APAP does not work as well as CPAP

APAP does not work as well as CPAP

APAP does not work as well as CPAP

The best treatment for obstructive sleep apnea is CPAP (Continuous Positive Airway Pressure). There is a variant of CPAP called APAP (Auto-adjusting Positive Airway Pressure). APAP does not work as well as CPAP.

CPAP is a pump connected by a tube to a mask (or nasal pillows) over the nose (or nose and mouth). It pumps air into the nose (or nose and mouth). This air goes into the throat, and inflates the throat. The throat then does not collapse. Snoring and obstructive sleep apnea (decreased breathing or stopping breathing in sleep because the throat collapses) go away. To set up CPAP properly, we bring the patient into the sleep center overnight. We monitor sleep and breathing, put on the CPAP device, and try different pressures (and masks) to find the right pressure and mask. The right pressure is one that controls the sleep apnea (preferably including when you are dreaming on your back, also called supine REM sleep). If the pressure is too low, you may still have sleep apnea. If the pressure is too high, it may cause unnecessary arousals and awakenings, and leaks. Too high a pressure may also cause central sleep apnea (decreased breathing or stopping breathing in sleep because the brain does not tell you to breathe). Sleep apnea tends to be worse in supine REM sleep, and we like to find the pressure that controls sleep apnea in supine REM sleep. The right mask is one that is comfortable, and does not allow much air leak.

To diagnose sleep apnea, we have to monitor not just airflow, but also breathing effort and oxygen saturation. Airflow can be quite irregular, and unless it pretty much stops, or it causes a significant drop in blood oxygen, a change in airflow may not be meaningful.

APAP makes decisions based on incomplete information

Auto-adjusting Positive Airway Pressure (APAP) works pretty much like Continuous Positive Airway Pressure (CPAP). It pumps air into the throat to keep the throat open and prevent obstructive sleep apnea (OSA). However, instead of your sleep physician determining the best pressure you should use, a computer adjusts the pressure throughout the night. Every APAP manufacturer does this differently, based on patented secret methods. It does this based on incomplete information- just the airflow (without effort or oxygen saturation). Based on this incomplete information, it raises and lowers the pressure repeatedly all through the night. So, part of the night the pressure may be too low and you still have sleep apnea, low oxygen, and related symptoms. In other parts of the night, the pressure gets too high, and there is more discomfort, higher leaks, and arousals. The higher pressure may wake you up and you may take it off and fall back to sleep. Thus, too much pressure makes it hard for patients to use it regularly. Too much pressure can also cause central sleep apnea (with the brain refusing to breathe).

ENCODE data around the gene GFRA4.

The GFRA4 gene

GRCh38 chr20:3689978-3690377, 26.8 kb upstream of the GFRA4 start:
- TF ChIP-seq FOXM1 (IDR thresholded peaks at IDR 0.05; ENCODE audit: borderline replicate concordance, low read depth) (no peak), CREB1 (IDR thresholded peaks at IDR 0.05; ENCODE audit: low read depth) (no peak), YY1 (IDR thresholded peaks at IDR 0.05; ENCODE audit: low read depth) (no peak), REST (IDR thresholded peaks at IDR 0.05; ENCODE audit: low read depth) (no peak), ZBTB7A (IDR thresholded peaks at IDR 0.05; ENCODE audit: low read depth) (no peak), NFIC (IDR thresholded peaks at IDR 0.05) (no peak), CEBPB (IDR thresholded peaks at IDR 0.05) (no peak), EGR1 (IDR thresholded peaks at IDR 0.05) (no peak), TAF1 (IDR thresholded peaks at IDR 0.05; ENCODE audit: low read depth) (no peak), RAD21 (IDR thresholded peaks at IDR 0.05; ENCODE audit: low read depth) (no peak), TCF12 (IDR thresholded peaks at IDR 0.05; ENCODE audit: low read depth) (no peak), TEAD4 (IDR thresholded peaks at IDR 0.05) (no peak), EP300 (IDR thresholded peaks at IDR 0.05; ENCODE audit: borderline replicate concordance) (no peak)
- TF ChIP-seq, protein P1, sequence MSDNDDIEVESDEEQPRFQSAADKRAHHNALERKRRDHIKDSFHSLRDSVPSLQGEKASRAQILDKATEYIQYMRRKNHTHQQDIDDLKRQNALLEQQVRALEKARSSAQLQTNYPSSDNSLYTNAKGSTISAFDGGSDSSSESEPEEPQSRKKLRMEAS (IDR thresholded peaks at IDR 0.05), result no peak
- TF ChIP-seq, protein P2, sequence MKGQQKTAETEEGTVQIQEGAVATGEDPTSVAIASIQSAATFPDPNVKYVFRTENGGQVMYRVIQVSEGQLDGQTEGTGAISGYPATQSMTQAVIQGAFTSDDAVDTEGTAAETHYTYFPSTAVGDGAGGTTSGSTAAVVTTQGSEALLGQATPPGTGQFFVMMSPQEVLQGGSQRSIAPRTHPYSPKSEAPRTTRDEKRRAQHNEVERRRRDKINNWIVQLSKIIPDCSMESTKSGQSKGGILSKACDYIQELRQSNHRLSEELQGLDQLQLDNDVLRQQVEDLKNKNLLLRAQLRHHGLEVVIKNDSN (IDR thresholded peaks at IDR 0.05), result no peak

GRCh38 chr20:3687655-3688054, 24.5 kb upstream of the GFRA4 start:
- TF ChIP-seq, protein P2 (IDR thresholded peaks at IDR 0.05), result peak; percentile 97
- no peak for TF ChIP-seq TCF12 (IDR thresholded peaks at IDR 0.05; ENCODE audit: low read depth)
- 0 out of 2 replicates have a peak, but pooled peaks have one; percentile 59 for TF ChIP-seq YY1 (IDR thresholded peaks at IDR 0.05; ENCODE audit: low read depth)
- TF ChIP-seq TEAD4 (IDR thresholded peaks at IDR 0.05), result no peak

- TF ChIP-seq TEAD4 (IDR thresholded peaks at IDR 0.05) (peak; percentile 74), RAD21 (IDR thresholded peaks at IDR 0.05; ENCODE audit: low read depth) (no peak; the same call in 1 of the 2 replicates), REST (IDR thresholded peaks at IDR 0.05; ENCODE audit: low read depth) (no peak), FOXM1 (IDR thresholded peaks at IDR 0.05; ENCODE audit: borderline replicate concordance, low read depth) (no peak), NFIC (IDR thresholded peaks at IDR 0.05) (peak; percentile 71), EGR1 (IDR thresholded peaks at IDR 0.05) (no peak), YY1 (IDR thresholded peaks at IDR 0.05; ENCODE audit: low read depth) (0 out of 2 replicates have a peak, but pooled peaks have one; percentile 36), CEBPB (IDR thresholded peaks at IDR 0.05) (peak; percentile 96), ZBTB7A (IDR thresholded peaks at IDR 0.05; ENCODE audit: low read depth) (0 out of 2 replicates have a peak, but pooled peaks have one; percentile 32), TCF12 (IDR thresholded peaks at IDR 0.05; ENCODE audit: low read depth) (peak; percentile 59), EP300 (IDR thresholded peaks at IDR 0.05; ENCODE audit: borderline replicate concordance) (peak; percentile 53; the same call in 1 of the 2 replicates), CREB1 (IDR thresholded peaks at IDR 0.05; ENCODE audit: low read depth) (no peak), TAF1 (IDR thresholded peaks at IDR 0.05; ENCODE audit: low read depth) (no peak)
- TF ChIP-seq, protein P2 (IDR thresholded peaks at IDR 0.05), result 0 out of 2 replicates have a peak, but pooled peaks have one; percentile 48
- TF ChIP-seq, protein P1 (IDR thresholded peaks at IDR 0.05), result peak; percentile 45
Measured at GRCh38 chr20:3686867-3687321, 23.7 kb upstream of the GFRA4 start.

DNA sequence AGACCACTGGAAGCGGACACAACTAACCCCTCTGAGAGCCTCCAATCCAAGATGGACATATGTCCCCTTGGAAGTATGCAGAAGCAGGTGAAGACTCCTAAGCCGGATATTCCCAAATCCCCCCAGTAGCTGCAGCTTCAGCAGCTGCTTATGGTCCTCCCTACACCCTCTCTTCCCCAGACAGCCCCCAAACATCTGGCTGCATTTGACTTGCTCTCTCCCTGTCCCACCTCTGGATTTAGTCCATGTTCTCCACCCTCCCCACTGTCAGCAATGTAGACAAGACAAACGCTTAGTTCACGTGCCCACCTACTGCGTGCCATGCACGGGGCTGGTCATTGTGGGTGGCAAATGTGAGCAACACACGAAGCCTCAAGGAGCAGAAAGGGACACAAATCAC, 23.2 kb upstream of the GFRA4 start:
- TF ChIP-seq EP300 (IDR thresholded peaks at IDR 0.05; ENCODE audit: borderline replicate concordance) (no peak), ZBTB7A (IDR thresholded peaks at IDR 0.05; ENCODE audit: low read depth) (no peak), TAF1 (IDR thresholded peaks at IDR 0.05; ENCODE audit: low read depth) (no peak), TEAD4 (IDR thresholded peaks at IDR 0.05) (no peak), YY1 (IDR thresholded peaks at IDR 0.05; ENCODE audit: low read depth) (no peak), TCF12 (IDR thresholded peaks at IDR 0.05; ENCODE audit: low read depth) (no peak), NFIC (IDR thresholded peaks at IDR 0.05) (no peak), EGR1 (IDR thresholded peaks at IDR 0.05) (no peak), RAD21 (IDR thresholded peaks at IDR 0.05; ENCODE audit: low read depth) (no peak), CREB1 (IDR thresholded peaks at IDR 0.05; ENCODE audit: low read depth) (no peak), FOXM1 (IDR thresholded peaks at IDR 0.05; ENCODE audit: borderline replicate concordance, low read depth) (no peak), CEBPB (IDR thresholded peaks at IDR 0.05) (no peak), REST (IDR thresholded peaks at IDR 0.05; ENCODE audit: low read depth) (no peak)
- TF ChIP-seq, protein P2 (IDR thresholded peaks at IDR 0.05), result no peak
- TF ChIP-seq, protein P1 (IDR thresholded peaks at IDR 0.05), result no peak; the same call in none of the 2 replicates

The human body also adjusts to things that are constant (like CPAP), and gets used to such things. We have more difficulty adjusting to anything that is constantly changing, such as APAP. Many insurance companies require that APAP be tried unsuccessfully before switching to CPAP. If APAP seems to work, the patient stays on it. But, it is not unusual for patients to have difficulty tolerating APAP or continue to have symptoms on APAP. Other patients have increased awakenings and arousals from APAP. In that case, these insurance companies will allow us to bring you in at night and find the right pressure (CPAP) for you. Your APAP machine can then be set to CPAP mode.

If you have severe desaturations (drops in blood oxygen) with your sleep apnea, then CPAP should be adjusted to control not just the airflow but also the oxygen saturation. This is another thing APAP cannot do, as it does not measure oxygen saturation. Patients with sleep apnea with severe desaturations should not stay on APAP.

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